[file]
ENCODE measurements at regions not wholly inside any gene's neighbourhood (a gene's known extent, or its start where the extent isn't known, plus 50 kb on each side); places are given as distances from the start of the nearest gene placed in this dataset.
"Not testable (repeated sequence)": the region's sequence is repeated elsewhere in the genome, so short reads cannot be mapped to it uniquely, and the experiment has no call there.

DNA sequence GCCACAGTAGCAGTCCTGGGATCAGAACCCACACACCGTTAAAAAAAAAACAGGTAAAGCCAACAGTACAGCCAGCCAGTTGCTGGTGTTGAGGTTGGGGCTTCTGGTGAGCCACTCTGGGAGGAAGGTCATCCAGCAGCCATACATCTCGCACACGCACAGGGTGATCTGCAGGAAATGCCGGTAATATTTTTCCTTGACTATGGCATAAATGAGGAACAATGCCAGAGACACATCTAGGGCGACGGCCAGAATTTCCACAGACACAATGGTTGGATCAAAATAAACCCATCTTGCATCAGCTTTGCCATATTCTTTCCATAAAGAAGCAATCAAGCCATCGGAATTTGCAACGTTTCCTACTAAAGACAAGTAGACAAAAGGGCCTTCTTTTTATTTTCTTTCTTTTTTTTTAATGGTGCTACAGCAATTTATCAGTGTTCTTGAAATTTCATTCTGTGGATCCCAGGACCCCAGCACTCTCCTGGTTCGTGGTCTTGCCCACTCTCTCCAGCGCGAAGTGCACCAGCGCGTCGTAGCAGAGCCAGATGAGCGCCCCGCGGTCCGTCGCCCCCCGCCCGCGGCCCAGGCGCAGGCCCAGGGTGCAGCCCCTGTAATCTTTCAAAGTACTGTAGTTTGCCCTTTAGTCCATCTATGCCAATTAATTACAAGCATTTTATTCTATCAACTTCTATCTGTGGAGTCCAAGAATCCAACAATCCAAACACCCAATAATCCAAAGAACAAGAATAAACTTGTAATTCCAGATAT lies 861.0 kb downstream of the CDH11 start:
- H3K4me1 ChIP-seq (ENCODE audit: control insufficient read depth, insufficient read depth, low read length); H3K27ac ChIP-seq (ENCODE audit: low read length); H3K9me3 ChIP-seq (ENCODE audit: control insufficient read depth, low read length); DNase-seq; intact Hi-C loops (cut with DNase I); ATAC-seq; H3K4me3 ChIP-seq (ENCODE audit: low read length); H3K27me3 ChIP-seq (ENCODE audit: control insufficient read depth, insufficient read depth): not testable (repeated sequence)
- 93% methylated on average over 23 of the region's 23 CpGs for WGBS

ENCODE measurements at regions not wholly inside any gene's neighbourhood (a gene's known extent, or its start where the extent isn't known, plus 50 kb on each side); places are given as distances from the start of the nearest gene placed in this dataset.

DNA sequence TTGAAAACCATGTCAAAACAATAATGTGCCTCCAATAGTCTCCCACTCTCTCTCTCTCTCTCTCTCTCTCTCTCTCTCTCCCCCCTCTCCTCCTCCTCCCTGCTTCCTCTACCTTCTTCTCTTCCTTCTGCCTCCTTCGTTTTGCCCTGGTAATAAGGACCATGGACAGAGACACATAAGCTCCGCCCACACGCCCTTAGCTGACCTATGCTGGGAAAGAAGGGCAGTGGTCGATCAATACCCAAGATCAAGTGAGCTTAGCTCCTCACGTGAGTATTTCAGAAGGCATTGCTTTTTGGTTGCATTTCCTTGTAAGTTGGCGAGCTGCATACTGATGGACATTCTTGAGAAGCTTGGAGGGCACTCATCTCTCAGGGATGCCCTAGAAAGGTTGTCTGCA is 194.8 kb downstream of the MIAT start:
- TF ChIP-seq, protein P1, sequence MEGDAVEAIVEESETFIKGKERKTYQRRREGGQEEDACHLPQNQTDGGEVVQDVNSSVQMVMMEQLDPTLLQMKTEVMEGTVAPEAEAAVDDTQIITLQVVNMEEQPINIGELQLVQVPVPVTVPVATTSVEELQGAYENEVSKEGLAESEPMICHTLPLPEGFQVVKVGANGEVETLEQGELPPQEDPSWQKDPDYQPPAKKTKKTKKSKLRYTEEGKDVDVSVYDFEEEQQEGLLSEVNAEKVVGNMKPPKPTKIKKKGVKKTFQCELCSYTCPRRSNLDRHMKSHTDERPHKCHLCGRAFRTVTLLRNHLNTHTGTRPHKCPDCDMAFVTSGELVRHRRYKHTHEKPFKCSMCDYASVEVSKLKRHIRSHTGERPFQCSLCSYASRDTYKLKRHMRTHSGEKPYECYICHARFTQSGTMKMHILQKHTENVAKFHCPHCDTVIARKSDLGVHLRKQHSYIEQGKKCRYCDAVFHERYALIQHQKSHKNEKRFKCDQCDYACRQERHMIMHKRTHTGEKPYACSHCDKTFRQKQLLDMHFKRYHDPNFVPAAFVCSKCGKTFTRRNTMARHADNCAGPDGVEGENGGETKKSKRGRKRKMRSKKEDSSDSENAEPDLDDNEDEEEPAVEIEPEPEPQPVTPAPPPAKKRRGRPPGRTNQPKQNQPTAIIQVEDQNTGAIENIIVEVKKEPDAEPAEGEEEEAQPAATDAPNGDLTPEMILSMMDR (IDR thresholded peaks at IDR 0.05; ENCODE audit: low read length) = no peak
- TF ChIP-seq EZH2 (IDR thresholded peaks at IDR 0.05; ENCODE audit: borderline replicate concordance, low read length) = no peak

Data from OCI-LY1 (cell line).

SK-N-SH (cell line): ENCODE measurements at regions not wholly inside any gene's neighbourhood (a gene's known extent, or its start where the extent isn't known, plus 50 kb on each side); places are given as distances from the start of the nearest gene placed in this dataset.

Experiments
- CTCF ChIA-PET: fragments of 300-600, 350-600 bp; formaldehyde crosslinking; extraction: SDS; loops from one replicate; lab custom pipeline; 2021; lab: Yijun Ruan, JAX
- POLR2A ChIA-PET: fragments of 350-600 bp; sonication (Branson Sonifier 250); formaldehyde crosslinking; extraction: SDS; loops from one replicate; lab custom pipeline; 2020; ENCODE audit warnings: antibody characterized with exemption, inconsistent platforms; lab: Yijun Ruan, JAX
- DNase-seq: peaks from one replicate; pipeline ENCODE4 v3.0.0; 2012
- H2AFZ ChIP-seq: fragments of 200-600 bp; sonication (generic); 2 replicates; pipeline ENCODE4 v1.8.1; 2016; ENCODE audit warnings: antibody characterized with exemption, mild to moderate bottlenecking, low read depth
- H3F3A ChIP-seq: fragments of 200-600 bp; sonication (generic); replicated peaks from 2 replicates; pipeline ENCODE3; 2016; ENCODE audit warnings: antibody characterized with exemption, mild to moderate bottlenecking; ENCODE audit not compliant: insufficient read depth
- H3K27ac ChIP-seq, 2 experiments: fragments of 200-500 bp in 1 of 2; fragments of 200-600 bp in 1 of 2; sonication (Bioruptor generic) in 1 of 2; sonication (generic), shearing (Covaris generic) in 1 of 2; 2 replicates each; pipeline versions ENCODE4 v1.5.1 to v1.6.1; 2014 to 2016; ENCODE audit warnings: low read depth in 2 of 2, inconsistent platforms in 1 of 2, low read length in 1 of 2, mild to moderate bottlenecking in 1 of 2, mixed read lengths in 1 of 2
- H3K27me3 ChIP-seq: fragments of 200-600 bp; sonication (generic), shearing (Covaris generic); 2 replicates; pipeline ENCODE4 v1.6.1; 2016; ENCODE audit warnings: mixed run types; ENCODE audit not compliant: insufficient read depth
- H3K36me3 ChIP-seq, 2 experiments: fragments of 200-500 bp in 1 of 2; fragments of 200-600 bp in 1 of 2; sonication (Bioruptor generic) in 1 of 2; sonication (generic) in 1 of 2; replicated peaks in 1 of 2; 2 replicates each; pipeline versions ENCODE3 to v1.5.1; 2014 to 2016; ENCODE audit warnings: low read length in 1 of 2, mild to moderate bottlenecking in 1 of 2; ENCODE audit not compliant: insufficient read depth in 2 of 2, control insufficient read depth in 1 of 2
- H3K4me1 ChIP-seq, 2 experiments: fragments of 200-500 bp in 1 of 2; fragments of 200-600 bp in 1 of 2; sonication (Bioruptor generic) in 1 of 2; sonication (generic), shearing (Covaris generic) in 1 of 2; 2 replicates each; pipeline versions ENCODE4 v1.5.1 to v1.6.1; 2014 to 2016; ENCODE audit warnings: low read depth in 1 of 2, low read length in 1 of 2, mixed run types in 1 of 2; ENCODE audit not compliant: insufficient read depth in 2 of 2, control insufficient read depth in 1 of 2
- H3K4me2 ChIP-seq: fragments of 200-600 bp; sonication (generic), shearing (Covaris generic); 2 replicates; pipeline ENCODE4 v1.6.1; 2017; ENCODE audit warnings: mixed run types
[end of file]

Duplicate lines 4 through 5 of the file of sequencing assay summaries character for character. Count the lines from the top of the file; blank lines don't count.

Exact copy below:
- H3K4me1 ChIP-seq (ENCODE audit: control insufficient read depth, insufficient read depth, low read length); H3K27ac ChIP-seq (ENCODE audit: low read length); H3K9me3 ChIP-seq (ENCODE audit: control insufficient read depth, low read length); DNase-seq; intact Hi-C loops (cut with DNase I); ATAC-seq; H3K4me3 ChIP-seq (ENCODE audit: low read length); H3K27me3 ChIP-seq (ENCODE audit: control insufficient read depth, insufficient read depth): not testable (repeated sequence)
- 93% methylated on average over 23 of the region's 23 CpGs for WGBS